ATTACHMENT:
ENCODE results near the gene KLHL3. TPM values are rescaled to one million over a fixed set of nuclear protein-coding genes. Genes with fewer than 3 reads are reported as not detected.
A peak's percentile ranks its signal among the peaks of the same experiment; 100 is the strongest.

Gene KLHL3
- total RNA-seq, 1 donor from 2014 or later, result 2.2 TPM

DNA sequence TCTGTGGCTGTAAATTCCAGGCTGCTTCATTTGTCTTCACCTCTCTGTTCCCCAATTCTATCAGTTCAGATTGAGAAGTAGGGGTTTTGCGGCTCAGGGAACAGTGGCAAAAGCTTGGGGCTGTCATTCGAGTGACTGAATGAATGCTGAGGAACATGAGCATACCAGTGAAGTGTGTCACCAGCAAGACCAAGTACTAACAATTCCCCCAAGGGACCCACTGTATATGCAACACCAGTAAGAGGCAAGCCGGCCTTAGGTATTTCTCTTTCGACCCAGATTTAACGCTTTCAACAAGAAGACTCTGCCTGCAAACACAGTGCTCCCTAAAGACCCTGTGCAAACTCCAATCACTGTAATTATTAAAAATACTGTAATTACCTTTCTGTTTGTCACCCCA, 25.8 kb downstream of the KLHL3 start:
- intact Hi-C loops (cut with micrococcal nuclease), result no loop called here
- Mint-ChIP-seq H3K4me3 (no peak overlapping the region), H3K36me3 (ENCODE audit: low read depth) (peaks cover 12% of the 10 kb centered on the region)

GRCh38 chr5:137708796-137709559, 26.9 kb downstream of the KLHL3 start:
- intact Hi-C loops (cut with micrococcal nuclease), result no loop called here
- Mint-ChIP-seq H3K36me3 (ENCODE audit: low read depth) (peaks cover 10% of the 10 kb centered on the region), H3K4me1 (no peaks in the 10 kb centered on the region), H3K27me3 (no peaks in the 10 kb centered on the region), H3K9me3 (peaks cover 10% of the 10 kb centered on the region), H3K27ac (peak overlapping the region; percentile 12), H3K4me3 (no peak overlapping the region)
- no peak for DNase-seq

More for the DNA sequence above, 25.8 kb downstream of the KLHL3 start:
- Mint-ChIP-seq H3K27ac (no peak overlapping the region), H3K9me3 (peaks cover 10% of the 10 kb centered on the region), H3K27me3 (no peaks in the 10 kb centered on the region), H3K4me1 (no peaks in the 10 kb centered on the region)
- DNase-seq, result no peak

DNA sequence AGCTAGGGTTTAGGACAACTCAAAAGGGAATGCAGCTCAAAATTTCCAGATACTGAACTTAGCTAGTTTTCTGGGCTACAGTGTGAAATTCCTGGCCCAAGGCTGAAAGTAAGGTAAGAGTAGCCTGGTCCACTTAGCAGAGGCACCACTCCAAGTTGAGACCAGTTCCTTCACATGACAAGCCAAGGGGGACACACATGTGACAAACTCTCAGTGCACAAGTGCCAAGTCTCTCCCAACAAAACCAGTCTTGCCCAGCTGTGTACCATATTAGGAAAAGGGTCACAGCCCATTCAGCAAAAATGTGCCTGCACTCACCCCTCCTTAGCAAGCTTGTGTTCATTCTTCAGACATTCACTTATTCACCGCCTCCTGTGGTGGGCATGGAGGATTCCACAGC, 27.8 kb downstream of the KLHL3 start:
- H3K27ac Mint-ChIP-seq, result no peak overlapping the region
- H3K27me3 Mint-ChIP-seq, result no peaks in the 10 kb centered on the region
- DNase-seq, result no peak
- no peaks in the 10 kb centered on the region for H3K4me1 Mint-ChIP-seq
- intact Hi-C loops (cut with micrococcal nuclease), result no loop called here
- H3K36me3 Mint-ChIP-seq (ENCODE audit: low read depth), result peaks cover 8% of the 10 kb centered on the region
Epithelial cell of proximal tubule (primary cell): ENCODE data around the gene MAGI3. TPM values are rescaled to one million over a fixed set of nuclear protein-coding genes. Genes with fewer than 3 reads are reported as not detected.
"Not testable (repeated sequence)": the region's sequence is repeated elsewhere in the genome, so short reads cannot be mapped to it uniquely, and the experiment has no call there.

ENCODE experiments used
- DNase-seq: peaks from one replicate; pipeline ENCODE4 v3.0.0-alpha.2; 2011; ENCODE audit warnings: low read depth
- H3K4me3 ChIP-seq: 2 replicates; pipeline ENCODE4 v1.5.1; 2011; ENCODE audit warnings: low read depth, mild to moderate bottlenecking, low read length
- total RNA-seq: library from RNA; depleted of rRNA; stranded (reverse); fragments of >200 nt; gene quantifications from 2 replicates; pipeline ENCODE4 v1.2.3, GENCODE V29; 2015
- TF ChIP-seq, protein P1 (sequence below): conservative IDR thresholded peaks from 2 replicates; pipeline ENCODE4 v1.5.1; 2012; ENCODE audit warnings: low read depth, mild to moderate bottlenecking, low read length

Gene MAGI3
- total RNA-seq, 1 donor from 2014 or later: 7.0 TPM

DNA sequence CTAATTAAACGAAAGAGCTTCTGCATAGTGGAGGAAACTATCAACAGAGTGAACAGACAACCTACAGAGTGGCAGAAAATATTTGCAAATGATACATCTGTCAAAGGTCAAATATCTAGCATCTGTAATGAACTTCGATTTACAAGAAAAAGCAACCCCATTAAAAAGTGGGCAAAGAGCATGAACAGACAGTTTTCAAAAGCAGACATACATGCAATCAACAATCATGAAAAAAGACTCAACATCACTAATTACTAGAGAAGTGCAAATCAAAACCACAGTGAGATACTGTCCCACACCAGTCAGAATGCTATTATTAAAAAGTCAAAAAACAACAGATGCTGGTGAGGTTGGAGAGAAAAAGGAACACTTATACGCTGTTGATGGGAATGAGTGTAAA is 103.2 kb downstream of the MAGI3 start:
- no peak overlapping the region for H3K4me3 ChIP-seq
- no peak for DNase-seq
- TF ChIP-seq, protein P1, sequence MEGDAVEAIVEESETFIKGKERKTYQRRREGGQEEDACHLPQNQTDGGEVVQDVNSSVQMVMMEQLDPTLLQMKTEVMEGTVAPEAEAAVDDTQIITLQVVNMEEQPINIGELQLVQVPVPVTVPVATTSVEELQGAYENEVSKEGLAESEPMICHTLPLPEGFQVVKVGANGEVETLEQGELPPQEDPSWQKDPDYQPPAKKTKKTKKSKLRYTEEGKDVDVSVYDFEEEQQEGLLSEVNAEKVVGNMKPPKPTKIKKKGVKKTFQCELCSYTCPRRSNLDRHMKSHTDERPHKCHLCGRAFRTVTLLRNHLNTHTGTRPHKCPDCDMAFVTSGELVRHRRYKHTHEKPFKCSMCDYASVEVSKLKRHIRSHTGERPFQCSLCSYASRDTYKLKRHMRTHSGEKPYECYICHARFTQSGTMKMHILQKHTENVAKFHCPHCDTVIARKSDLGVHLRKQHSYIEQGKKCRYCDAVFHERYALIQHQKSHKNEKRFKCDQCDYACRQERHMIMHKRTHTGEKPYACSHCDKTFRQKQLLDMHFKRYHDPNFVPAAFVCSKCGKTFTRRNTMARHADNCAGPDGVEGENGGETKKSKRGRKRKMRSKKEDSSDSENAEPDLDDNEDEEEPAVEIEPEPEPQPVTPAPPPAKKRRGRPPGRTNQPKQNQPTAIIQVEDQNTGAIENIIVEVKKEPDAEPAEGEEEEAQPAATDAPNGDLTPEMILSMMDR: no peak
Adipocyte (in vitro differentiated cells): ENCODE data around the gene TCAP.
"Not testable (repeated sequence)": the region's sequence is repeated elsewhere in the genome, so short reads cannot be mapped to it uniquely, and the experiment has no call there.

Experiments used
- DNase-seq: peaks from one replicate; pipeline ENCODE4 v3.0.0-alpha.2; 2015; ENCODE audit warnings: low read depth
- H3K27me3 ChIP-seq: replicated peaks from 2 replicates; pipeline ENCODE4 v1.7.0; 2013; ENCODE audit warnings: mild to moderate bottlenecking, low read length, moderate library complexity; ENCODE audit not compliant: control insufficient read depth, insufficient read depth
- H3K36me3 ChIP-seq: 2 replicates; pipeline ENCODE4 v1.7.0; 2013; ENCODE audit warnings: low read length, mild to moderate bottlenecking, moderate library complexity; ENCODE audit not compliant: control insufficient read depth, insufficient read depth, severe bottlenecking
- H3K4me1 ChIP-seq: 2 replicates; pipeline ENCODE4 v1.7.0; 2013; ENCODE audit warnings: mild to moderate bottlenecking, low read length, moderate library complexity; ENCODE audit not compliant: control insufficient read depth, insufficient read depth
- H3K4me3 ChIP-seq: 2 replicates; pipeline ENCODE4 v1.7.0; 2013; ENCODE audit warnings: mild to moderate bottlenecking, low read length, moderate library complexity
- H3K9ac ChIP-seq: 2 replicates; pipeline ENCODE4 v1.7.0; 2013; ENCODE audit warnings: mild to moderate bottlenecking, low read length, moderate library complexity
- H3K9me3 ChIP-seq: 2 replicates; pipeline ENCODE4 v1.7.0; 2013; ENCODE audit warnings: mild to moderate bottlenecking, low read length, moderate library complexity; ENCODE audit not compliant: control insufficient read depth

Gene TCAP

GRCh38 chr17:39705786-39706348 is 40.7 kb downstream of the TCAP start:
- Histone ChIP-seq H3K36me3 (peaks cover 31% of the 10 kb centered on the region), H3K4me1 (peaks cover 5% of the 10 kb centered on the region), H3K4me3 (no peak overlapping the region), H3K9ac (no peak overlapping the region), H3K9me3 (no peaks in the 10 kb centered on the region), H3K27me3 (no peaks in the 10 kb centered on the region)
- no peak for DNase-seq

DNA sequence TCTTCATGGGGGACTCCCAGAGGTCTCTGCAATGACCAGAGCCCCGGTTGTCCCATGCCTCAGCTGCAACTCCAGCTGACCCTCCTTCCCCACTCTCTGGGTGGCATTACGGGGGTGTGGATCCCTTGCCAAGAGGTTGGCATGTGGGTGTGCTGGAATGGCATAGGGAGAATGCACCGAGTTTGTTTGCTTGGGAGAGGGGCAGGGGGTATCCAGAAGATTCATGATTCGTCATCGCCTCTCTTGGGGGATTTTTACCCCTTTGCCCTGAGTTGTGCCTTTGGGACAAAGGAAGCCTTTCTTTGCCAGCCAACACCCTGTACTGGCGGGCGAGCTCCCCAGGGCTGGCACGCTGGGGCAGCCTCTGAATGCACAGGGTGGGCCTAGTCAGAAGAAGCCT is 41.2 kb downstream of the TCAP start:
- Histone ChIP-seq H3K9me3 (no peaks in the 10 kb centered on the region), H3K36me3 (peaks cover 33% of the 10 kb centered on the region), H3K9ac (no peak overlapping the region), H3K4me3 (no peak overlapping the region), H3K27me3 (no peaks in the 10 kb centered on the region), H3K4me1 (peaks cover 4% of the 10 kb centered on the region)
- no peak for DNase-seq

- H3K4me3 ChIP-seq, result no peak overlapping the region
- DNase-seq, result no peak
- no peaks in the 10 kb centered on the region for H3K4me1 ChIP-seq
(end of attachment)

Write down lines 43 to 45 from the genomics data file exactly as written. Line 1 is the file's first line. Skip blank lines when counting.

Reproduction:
- H3K9ac ChIP-seq: 2 replicates; pipeline ENCODE4 v1.7.0; 2013; ENCODE audit warnings: mild to moderate bottlenecking, low read length, moderate library complexity
- H3K9me3 ChIP-seq: 2 replicates; pipeline ENCODE4 v1.7.0; 2013; ENCODE audit warnings: mild to moderate bottlenecking, low read length, moderate library complexity; ENCODE audit not compliant: control insufficient read depth

Gene TCAP